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HASSO HERING

A perspective from Oregon’s mid-Willamette Valley

Face to face with an invader

Written July 5th, 2013 by
The Water Garden ponds were on the other side of the fence.

The Water Garden ponds were on the other side of the fence.

What are you supposed to do if you happen upon an invader? Kill it, probably. But it didn’t seem right in this case, and anyway I didn’t realize an invader was what I saw. Let me explain.

A few days ago, riding my bike on the Cox Creek path near the Albany and Millersburg Talking Water Gardens, I passed a couple of pedestrians and then, 50 yards on, a turtle. The turtle was pretty big, 10 or 12 inches from bow to stern. I stopped and took a picture of it. By that time the young couple on foot had caught up with the turtle and me. We assumed the creature wanted to get to the nearby ponds, so the young man lifted the bottom of the chain-link fence and shoved the turtle through to the other side.

The next day I emailed a friend for advice, and based on that and published descriptions, I’m pretty sure the animal was a red-eyed slider, considered an invasive species that is making life tough for Oregon’s native turtles. So helping this specimen under the fence might be considered aiding the enemy.

But what else should we have done? The Department of Fish and Wildlife says sliders are prohibited and it’s illegal to release one into the wild. If you have one, an ODFW fact sheet says, call the department for advice. I’ll do that next chance I get. (hh)

From Paul Rentz: Bullfrogs also fall into that category as they’ll eat the eggs of Western Pond Turtles, our native turtles, that are fighting to come back in the valley.
The western pond turtle is a freshwater turtle species whose range extends from the Puget Sound region of Washington State south to Baja California.

Ponds, streams, lakes and wetlands provide this turtle with aquatic nesting and foraging habitat. The slow moving nature of these bodies of water makes for ample basking perches and sheltered areas for hatchlings, and allows for the growth of the aquatic plants that the turtles eat. Though they spend much of their time in the water, western pond turtles’ nests are on land and dispersal from one body of water to another takes place terrestrially. Western pond turtles are also known to spend cold winters, as well as the hotter summer months, on land. These ancient reptiles can live to be as old as 70 years old, and often don’t reproduce until they are older than ten years.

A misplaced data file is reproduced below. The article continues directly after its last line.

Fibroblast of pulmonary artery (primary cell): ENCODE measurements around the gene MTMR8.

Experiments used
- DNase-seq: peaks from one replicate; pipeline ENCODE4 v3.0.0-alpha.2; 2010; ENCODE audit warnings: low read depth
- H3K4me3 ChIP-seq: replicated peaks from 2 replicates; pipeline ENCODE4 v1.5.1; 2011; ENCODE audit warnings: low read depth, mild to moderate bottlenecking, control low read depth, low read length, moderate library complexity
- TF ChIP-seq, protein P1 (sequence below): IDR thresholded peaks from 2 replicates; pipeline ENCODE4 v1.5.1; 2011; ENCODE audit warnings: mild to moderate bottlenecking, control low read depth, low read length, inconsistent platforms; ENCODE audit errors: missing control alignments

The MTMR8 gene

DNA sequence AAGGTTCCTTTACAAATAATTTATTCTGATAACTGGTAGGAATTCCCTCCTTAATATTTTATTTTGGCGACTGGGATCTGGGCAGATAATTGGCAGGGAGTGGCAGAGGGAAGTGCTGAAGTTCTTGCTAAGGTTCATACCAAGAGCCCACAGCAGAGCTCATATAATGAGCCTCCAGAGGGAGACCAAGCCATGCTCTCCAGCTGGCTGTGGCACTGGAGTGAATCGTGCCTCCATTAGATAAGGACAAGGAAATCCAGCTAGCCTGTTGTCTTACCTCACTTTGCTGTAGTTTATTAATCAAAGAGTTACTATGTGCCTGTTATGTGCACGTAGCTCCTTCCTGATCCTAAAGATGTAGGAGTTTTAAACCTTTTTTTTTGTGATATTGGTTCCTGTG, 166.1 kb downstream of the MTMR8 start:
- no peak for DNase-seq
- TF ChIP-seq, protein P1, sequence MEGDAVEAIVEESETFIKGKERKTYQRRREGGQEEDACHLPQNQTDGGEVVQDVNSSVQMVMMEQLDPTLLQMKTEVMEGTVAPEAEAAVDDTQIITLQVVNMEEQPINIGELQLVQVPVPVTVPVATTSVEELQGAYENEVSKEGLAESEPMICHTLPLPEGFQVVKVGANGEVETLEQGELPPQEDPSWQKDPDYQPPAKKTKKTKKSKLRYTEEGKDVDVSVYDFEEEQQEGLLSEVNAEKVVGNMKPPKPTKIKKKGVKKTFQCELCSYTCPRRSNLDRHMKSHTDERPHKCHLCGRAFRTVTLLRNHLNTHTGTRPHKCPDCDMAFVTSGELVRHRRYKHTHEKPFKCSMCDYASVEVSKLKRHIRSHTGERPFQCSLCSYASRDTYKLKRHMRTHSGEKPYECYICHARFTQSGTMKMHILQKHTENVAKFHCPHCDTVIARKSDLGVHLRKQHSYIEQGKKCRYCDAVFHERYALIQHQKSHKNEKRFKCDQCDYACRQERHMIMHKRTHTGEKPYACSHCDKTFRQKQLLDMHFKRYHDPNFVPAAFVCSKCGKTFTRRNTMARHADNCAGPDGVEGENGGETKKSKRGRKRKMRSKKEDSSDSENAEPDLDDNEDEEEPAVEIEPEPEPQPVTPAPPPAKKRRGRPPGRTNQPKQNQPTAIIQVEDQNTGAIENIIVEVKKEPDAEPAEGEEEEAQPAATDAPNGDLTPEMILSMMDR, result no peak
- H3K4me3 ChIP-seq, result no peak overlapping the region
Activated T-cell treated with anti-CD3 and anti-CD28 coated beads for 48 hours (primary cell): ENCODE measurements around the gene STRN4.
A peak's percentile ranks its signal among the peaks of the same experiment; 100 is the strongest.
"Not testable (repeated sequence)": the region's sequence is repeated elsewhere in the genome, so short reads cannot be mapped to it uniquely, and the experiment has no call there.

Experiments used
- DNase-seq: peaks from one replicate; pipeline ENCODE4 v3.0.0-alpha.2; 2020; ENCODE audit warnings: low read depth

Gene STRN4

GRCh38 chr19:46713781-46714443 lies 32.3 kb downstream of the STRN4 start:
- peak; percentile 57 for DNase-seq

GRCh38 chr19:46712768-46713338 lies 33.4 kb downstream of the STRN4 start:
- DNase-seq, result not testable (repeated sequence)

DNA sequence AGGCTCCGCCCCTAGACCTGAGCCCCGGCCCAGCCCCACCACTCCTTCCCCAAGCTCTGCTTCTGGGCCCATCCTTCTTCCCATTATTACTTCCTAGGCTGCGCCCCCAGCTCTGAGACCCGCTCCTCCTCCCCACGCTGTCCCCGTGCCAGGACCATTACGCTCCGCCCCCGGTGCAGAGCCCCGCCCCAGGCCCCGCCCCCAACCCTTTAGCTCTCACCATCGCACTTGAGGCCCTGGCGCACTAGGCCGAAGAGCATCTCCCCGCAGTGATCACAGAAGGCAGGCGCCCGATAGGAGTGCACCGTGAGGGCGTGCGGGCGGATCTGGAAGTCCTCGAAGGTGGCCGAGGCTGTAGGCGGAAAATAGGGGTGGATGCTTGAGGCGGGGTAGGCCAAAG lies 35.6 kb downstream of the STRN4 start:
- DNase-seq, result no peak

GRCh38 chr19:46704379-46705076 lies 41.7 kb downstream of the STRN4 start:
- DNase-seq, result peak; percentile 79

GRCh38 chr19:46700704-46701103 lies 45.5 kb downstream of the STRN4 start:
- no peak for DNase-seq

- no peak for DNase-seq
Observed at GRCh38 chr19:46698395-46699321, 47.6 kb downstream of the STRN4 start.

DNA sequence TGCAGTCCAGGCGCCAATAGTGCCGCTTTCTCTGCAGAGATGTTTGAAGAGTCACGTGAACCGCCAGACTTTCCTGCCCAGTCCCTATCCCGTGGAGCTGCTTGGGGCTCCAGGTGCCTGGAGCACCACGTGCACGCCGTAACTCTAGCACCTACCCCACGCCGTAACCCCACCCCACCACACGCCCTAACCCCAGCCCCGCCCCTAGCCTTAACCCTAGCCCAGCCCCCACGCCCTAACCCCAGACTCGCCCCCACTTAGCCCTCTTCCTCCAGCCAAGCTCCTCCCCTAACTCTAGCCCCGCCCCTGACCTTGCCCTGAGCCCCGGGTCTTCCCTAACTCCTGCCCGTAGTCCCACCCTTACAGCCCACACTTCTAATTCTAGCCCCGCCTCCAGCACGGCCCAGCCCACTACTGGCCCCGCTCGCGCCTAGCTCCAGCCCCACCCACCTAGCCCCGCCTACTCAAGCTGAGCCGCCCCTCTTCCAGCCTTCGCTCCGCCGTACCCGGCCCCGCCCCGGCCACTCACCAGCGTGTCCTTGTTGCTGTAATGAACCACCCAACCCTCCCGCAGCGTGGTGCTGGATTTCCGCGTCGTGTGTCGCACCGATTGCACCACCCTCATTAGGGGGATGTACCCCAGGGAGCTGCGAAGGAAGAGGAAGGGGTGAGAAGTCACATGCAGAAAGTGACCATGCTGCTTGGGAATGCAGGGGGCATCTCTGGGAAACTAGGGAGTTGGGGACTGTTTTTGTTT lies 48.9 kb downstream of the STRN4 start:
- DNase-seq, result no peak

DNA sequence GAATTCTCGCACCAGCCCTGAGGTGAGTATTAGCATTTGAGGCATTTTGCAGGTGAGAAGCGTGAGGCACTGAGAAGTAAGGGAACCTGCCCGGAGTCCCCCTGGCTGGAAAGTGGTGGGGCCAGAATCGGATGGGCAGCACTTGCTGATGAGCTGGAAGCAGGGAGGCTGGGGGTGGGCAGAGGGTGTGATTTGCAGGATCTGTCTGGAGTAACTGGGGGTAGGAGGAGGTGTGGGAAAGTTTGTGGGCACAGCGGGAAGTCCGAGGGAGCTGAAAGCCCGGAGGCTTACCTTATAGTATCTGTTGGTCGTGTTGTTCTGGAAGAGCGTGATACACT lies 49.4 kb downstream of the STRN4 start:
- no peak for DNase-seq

Currently listed as endangered in Washington state, the western pond turtle is present in only slightly larger numbers in Oregon. The Oregon Department of Fish and Wildlife considers it a “sensitive species,” meaning that it is a “wildlife species, subspecies, or [population] which [is] facing one or more threats to [its] populations and/or habitats.” These threats include invasive species such as bullfrogs, large-mouth bass and opossums that prey on baby turtles, and destruction of habitat from wetland draining, reduced flooding and expansion of agriculture.

Human activities have broken up turtle habitat into small patches, and as a result these turtles live in isolated populations that fall victim to inbreeding and reduced genetic diversity. Newly hatched western pond turtles are very small, so they are especially vulnerable to predators for the first 2-3 years of their lives, especially if crucial protective habitat in shallow water and on the shore is reduced. Healthy rivers and watersheds are instrumental in protecting western pond turtles’ habitat, as are roadless areas to ensure uninterrupted swaths of land that these slow-moving reptiles can disperse across.

The western pond turtle is one of only two native turtle species in Oregon. The other is the painted turtle. Baby western pond turtles are only the size of a quarter.



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